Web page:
One of our military chaplains assigned to a hospital reported an incident that warmed my heart.

“Recently, I met an 88 year old gentleman in the ER and was later called to visit him while on-call.  He had a history of heart failure and has fought with cancer for over a decade and now he was diagnosed with an inoperable brain tumor.  He didn’t have any close family or friends; he was here alone.  When I was asked to see him in his room, he was very emotional and scared.  I sat with him for over two hours and let him grieve. He told me that he had never been religious but he believed in God and asked me what I think happens when we die.  I was able to walk with him through the story of how death was never a part of God’s plan but our sin separated us from God and brought about death; both physical and spiritual.  I shared with him the Gospel and he accepted Christ as his Savior.  After he prayed and accepted Christ, he asked about baptism.  He had seen people be baptized before and he wanted to know more about it.  I explained to him that it is a physical symbol of what’s taken place spiritually.  He was very interested and asked if there was any way he could be baptized.  I met with the medical staff the next day and found a walk-in physical therapy tub in the sports medicine center and coordinated to use it for baptism.  Two days after he received Christ we were able to baptize him and five days later he left this world.”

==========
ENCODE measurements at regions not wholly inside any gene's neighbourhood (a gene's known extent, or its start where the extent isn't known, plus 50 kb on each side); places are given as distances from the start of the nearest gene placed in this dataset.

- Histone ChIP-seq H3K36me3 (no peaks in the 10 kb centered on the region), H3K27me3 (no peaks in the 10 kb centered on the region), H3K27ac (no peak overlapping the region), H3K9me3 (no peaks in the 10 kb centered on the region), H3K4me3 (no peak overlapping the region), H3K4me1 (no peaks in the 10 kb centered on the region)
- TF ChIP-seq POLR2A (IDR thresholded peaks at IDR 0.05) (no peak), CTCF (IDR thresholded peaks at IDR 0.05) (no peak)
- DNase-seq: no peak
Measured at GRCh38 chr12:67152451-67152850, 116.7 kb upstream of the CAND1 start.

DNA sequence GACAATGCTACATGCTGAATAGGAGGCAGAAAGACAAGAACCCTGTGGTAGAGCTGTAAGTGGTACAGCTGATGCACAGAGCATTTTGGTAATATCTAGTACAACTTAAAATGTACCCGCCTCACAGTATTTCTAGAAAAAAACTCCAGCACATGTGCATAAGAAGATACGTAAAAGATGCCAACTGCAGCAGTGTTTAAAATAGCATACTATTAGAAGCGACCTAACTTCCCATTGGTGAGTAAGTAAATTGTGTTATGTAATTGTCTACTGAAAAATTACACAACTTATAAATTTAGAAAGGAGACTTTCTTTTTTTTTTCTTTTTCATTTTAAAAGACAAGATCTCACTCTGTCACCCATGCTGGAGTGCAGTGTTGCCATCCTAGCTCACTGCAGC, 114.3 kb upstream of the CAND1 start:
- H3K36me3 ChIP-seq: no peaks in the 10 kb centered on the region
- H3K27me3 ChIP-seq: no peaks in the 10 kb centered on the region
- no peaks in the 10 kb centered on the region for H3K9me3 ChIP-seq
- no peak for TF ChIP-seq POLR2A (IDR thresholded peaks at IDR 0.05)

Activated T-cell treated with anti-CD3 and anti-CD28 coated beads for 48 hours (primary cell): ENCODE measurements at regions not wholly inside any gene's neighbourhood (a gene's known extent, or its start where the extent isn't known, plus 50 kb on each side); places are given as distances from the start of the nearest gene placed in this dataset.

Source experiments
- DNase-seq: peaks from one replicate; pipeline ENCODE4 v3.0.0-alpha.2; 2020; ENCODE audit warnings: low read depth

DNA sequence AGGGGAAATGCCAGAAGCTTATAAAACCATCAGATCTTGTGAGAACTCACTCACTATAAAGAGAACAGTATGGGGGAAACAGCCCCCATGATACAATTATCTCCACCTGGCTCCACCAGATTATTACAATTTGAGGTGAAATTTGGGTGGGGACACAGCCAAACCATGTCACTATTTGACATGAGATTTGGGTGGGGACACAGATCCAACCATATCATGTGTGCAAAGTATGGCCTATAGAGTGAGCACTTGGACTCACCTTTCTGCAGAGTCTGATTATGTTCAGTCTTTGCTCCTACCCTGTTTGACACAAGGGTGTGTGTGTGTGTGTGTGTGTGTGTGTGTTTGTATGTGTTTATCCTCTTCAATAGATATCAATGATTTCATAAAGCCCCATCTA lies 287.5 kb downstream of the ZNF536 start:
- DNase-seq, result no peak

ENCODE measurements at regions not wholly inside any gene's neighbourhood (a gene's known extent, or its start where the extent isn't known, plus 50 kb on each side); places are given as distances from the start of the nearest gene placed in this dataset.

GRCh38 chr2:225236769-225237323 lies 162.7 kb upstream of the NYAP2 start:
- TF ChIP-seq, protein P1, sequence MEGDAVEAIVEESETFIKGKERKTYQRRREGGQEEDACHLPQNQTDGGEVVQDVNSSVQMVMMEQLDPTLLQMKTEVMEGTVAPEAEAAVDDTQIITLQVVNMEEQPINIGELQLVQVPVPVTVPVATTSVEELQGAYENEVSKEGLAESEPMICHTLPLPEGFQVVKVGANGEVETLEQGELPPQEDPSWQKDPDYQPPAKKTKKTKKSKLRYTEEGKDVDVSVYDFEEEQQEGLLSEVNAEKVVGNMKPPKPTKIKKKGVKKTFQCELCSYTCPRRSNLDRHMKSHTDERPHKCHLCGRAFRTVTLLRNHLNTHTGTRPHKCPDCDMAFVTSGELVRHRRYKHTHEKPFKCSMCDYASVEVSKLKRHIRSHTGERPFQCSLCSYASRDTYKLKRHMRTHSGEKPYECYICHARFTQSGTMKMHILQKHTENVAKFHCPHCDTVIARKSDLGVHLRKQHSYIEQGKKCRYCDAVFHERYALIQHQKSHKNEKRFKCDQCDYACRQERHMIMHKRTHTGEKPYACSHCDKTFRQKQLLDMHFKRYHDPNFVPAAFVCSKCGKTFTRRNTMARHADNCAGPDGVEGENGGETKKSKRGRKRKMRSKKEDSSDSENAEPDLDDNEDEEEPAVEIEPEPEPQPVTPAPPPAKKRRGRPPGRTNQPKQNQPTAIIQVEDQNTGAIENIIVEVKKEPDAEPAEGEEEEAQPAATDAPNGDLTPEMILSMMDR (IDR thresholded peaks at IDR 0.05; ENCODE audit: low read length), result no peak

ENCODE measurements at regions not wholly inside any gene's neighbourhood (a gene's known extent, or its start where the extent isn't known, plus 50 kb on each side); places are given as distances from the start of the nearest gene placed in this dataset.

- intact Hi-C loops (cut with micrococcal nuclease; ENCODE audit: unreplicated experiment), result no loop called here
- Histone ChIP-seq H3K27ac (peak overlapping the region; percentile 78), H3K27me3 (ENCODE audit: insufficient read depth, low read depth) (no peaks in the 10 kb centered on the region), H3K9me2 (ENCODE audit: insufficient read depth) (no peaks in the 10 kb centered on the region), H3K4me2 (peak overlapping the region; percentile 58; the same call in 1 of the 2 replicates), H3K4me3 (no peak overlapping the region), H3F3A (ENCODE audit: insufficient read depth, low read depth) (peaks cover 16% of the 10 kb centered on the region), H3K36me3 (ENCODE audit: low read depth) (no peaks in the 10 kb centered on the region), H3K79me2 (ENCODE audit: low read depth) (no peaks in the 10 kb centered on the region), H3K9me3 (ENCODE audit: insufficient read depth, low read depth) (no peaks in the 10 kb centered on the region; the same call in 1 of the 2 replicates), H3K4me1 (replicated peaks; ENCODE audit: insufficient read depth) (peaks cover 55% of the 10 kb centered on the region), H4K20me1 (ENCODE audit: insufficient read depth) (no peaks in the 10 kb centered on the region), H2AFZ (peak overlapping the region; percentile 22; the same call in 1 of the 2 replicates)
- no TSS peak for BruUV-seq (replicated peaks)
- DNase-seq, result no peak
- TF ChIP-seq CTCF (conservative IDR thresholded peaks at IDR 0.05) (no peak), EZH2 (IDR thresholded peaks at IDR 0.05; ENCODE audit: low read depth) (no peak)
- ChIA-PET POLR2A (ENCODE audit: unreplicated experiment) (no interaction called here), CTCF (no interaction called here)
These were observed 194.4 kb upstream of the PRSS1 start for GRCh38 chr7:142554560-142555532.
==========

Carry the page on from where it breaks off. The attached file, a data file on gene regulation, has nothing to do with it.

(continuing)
Pray for CBAmerica chaplains serving in military, veterans and civilian hospitals throughout the US and on military installations around the world; that they may be ready, approachable, and Spirit-led in every ministry opportunity.  

*Personal identities withheld out of respect for patient confidentiality.[/text_output][/vc_column][/vc_row]

Russell Retirement Ceremony

[vc_row][vc_column width=”1/1″][text_output]Director of Chaplaincy, Al Russell and his wife Carol, were honored on March 10, 2015 at the CB Northwest Annual Enrichment Conference for over 20 years of service to CBAmerica Chaplaincy.[/text_output][/vc_column][/vc_row][vc_row][vc_column width=”1/1″][x_video_embed type=”16:9″][/x_video_embed][/vc_column][/vc_row]

Where Are Our Chaplains Now?

[vc_row][vc_column width=”1/1″][text_output]Prison%20Banner%20web3_JPGJohn Williams and his wife, Margy, may have retired from the US Army 30 years ago, but they are still sharing the Gospel of Jesus Christ.